The Dutch regulatory body Kansspelautoriteit, or KSA, announced last week that they had collectively fined foreign operators nearly $3.9 million (€3.5 million) over the calendar year.
That beats their previous record of $1.91 million, or €1.7 million, set in 2018. Ten separate operators were fined in 2019.
These included high-profile sites, such as Leo Vegas, the Kindred Group’s Unibet, Russian-based 1xBet, and Casino.com. Each site was singled out for continuing with Dutch language marketing, sites, payment methods, or games—even though the country is in the process of preparing for its regulated market opening early next year.
The only current legal operator for Dutch citizens is Holland Casino, and all other services are considered illegal. Fines start at a new rate of €200,000 ($224,000), raised from €150k earlier in 2019, and can easily break the €500,000 mark for just a few infractions.
As we reported earlier this month, the government of nearby Sweden has seen pushback against its efforts to impose sanctions on foreign operators. So far, only one of 50 companies has coughed up the fines the regulator laid out this year.
However, things are a different story in the Netherlands. The country has a clearly defined legal market in which licensing applications opened on January 1st, as well as a better track record of forging compromises.
In this case, operators won’t want to risk being labeled ‘unreliable’ – which ‘means no license,’ according to the head of KSA, Rene Jansen. The latest operator to accept their fine was Kindred Group, who dropped their legal appeal and paid up their €470,000 fine at the beginning of December 2019.
It seems that the regulators have been backing up their big talk from the beginning of 2019 when they said that ‘cowboy operators’ would incur ‘terrible punishments’ as a deterrent for foreign casinos looking to skirt Dutch regulation.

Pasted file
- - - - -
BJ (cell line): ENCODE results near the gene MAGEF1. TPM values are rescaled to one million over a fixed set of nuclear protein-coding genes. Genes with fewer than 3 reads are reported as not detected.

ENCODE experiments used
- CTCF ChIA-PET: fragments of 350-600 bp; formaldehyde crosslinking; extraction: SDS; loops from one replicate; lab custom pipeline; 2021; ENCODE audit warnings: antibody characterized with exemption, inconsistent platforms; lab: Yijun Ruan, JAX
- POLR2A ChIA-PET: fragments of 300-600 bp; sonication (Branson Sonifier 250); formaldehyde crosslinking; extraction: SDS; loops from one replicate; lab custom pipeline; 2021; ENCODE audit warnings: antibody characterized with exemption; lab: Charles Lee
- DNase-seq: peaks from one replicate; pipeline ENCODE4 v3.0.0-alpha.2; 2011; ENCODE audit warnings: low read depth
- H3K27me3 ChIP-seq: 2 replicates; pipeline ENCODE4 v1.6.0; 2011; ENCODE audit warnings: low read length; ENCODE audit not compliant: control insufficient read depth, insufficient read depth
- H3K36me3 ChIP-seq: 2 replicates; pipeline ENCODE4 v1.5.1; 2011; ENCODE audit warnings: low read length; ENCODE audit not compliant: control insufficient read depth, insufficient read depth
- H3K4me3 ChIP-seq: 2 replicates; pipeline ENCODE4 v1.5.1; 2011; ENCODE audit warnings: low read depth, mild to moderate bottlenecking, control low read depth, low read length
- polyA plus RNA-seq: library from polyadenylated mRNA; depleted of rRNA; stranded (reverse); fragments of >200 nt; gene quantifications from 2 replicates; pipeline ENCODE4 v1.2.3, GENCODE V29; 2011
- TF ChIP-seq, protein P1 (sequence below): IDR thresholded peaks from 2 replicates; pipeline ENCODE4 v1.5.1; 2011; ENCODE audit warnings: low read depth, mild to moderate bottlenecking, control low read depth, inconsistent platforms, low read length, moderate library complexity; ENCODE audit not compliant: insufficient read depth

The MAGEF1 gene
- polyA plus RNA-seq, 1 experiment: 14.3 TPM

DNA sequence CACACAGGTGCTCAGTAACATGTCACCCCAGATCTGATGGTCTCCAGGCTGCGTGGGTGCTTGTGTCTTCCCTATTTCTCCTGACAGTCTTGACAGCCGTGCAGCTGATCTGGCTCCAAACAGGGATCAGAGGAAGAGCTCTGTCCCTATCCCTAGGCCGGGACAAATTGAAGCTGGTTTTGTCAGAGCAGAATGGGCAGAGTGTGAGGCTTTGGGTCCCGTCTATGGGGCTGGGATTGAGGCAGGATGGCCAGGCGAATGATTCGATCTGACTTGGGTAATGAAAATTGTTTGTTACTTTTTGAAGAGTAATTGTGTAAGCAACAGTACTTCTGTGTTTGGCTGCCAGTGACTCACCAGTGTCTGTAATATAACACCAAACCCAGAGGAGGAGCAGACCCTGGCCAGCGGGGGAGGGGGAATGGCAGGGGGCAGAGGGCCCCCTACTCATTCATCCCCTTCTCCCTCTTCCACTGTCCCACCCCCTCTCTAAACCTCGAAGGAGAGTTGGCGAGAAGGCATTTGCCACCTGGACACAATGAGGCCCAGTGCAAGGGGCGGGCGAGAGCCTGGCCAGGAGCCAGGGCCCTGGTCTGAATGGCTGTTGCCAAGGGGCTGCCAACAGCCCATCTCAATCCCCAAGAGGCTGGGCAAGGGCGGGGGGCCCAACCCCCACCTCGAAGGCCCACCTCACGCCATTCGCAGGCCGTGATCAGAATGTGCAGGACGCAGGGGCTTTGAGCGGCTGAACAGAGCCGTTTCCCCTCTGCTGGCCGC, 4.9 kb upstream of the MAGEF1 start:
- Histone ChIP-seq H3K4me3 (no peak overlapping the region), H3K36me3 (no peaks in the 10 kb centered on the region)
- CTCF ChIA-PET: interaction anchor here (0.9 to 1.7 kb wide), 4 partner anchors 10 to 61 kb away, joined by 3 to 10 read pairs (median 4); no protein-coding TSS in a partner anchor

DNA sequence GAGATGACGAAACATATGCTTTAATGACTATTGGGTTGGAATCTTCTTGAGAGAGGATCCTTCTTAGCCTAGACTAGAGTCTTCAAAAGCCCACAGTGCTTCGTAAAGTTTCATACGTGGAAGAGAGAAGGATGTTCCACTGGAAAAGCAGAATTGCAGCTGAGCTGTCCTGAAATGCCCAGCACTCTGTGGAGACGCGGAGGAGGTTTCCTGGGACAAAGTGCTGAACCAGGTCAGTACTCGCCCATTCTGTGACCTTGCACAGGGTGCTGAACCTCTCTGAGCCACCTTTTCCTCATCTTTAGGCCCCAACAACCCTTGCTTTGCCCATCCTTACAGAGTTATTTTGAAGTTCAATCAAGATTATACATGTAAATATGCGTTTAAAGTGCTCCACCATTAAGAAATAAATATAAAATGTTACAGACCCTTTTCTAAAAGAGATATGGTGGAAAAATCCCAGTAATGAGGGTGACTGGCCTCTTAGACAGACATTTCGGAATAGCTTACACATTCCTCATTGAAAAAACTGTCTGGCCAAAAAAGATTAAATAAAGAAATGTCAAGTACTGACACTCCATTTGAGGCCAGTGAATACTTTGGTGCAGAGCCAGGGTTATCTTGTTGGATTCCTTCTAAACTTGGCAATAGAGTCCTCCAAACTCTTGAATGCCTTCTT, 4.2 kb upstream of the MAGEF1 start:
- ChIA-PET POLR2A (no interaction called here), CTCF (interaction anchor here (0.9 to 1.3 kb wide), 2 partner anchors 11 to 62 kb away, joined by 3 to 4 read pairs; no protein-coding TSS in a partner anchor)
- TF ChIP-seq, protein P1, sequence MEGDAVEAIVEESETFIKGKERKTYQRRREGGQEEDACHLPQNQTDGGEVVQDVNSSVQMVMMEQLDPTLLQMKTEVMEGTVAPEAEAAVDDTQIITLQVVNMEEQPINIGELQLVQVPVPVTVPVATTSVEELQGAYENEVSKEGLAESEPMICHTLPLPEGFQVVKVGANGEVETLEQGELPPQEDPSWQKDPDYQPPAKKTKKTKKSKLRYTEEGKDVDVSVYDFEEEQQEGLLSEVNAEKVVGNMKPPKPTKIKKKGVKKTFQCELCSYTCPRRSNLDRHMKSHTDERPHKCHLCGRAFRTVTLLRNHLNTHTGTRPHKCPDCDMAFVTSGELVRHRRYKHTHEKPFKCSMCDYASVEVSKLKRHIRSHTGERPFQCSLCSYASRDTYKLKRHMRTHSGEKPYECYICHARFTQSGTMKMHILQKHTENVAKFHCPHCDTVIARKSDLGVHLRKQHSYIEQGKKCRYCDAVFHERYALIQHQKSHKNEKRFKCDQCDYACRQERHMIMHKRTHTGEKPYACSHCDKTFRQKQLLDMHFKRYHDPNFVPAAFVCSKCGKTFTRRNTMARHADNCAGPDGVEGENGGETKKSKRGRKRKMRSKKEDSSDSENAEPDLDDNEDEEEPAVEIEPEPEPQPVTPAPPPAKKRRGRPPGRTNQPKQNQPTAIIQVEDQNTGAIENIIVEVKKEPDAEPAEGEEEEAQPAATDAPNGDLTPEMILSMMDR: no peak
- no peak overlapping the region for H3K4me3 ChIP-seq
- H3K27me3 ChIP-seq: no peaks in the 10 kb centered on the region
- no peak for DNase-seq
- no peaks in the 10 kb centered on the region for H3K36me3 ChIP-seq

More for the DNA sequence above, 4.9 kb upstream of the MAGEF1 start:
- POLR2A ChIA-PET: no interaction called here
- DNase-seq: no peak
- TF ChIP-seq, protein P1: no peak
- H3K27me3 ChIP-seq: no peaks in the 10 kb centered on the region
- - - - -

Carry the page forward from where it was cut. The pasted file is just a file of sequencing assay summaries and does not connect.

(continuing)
The Netherlands’ parliament hasn’t come through on their promises in other areas. In 2019, they announced that the launch of their legal market would be delayed by six months—a move that hardly filled prospective applicants with confidence.
The holdup in the process is so that the KSA can enact an extensive vetting procedure on applicants, with measures such as anti-money laundering and anti-underage gambling tools at the forefront of their considerations.
Other criteria for a license to enter the Dutch market will include an addiction treatment specialist on the operator’s staff as well as business tax rates of 29%—one of the highest in the European market.
Adding to operators’ concerns are proposals like a complete ban on gambling advertising from some more hard-line parliament members, although the Minister of Justice, Sander Dekker, told the house that a blanket ban was almost certainly not on the table.
Still, some of those who have received the heaviest fines may yet see their license put to the bottom of the pile—with a ‘cooling-off period’ for the worst offenders also mooted by Mr. Dekker back in February.
Uncertainty is never good in any market—but with the Netherlands’ love affair with gambling already worth €2 billion a year before full regulation, there’s not too much chance of operators giving up on the country any time soon.